MS Word as scientific authority

1 minute read

In case you haven't been following the "pluton" controversy, here's a pointer to Nature News on the topic. A pluton is a kind of underground igneous rock formation, but the IAU has proposed to use the term itself to describe Kuiper Belt objects. I had to laugh at this:

Owen Gingerich, an astronomer at Harvard University in Cambridge, Massachusetts, and chair of the IAU committee that created the definition, says that they were aware of its usage amongst geologists, but unaware of its importance to the field. "Since the term is not in the MS Word or the WordPerfect spell checkers, we thought it was not that common," Gingerich wrote in an e-mail to [email protected] The geologic definition of the word does appear in common dictionaries, including the Oxford English.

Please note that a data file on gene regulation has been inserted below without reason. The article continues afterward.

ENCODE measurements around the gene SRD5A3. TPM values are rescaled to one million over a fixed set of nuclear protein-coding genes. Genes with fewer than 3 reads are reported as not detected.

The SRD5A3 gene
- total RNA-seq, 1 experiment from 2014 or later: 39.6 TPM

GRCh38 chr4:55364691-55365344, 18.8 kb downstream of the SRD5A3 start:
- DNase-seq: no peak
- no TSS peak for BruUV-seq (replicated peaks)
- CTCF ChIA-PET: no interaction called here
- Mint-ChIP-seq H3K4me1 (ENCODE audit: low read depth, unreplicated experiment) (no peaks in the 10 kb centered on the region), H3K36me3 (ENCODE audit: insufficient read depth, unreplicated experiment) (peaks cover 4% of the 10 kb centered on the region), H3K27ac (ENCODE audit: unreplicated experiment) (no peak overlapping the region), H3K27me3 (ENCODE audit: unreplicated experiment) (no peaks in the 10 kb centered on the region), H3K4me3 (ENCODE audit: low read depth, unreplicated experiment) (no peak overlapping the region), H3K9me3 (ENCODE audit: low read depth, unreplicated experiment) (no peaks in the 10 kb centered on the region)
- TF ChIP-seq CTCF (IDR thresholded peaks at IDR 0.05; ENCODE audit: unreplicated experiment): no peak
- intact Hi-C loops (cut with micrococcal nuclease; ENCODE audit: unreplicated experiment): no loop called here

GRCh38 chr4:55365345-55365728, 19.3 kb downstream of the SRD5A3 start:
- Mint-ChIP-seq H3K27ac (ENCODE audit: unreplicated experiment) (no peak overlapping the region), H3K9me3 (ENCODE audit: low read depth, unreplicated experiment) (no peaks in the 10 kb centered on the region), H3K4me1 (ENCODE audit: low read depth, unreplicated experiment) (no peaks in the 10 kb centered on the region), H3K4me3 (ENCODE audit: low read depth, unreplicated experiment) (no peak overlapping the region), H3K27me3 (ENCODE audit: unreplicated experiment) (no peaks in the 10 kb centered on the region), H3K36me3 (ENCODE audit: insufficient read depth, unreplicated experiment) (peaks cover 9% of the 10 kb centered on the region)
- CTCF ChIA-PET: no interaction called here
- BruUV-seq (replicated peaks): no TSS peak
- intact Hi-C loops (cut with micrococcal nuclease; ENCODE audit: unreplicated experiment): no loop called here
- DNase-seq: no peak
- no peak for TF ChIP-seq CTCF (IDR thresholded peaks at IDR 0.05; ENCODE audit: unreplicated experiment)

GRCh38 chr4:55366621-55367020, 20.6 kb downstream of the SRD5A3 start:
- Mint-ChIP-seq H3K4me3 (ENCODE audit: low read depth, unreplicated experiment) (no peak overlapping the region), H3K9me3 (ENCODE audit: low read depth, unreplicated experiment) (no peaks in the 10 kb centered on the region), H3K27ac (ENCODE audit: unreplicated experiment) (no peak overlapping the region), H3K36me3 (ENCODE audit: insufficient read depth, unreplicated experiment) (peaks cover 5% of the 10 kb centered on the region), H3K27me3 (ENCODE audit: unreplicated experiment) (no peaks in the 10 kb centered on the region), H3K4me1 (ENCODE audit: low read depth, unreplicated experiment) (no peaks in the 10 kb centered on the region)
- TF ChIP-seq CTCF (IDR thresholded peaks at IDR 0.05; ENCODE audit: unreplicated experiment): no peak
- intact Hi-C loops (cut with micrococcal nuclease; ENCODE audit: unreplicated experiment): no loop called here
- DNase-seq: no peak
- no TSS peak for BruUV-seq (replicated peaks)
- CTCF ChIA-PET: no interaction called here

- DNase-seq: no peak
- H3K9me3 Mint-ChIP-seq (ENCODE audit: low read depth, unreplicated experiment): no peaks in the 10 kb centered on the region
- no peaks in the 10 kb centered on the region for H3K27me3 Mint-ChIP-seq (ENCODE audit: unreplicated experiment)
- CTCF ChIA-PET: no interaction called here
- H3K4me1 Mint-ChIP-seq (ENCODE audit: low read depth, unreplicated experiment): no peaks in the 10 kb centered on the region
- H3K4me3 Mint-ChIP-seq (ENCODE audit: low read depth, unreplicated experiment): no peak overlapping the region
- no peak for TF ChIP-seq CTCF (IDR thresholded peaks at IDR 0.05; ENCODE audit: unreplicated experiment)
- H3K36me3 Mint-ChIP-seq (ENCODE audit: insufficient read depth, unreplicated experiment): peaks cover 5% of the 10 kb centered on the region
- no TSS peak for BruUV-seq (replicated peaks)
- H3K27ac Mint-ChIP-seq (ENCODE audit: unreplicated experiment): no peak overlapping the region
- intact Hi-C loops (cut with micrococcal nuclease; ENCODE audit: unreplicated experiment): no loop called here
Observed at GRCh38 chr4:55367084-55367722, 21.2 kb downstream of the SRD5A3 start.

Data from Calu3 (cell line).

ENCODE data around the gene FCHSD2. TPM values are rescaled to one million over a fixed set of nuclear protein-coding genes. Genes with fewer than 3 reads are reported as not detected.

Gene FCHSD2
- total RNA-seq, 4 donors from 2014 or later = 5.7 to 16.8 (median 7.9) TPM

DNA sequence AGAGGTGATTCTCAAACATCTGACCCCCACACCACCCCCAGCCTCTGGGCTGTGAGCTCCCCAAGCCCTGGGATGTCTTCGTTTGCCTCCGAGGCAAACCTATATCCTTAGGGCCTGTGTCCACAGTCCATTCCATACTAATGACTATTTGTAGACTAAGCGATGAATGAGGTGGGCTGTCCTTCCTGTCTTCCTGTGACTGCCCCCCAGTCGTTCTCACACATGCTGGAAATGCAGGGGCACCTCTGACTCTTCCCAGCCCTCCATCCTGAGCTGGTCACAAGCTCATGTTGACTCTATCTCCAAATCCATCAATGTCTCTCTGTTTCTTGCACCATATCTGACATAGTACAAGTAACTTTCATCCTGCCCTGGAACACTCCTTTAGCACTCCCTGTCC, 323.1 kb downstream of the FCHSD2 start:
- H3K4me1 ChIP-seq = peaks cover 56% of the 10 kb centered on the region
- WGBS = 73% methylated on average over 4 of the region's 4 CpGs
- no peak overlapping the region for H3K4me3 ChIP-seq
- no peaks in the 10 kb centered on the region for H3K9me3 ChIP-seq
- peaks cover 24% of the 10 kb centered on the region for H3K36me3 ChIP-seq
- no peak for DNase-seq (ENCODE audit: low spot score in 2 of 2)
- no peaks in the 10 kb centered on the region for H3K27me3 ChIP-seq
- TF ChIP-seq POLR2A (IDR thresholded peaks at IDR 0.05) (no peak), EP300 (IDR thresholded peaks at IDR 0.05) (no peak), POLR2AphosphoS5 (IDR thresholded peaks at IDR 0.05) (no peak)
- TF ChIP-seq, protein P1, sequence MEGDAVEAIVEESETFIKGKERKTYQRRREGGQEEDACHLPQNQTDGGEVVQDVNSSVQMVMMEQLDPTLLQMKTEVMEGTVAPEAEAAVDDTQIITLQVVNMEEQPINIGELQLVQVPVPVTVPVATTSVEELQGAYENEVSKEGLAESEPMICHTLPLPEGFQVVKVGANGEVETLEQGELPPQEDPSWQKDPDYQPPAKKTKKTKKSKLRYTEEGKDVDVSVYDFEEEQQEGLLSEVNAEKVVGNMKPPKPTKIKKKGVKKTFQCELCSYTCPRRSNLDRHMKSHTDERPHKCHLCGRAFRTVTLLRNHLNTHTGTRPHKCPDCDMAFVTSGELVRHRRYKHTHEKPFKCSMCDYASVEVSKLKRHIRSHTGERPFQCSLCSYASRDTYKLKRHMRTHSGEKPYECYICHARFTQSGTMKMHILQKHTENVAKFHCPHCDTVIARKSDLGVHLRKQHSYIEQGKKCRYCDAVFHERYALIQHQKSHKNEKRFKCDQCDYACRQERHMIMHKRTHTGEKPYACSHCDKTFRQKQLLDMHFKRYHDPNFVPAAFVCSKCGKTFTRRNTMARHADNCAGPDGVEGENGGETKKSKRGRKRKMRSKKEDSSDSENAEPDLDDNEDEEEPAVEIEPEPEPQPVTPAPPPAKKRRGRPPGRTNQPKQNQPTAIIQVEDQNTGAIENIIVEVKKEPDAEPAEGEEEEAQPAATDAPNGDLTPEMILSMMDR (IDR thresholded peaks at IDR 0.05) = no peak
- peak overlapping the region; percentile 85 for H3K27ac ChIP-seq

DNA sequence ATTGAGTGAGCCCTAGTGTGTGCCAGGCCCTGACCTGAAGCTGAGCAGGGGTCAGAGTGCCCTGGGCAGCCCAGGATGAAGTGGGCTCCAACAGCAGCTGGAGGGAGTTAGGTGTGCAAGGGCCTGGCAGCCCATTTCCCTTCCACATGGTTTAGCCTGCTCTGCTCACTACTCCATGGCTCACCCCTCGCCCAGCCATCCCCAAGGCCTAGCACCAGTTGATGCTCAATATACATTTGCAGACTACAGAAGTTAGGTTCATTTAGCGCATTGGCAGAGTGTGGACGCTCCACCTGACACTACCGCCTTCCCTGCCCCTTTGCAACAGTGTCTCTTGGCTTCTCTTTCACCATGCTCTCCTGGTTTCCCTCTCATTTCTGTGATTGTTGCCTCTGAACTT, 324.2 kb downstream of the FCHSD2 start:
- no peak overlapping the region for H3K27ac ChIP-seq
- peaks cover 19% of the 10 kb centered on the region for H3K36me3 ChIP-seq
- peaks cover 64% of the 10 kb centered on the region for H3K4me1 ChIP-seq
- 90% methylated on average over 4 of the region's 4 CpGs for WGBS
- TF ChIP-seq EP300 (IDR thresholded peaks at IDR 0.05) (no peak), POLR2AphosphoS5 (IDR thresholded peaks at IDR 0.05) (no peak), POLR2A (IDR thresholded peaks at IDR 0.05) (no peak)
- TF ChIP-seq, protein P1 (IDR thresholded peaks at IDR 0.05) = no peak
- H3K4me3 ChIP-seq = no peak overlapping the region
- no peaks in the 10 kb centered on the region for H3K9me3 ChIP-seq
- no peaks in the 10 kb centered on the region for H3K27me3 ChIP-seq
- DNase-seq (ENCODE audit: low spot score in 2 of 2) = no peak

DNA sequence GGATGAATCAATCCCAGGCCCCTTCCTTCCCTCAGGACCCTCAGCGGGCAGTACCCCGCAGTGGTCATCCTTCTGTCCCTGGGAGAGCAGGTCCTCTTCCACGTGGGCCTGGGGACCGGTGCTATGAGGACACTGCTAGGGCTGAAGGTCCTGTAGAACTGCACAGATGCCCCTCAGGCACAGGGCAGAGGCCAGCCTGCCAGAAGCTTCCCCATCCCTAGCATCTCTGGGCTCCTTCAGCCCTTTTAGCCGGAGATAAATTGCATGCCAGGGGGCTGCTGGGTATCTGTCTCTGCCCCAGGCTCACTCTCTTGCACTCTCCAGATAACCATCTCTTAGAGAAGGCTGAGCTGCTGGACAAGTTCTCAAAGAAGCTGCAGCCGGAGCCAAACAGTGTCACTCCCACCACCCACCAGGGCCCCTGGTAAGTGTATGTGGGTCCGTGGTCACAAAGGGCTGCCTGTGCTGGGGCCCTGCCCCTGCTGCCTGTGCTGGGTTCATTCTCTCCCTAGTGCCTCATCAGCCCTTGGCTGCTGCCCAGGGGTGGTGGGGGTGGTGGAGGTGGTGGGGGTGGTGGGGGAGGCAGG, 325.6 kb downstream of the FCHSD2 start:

OK, this suggests an obvious game. I don't type in Word, so my user dictionary is blank, and the built-in dictionary is ready for action. A quick check shows "erectus," "Australopithecus," "Neanderthal," and "sapiens," are in, but none of the rest of hominid taxonomy makes the cut. Bill Gates trying to tell us something?

Oh, and it is immensely satisfying to type "hominid" in the clear but immediately get the red underline for "hominin!"

Maybe we can get the astronomers to take that one off our hands...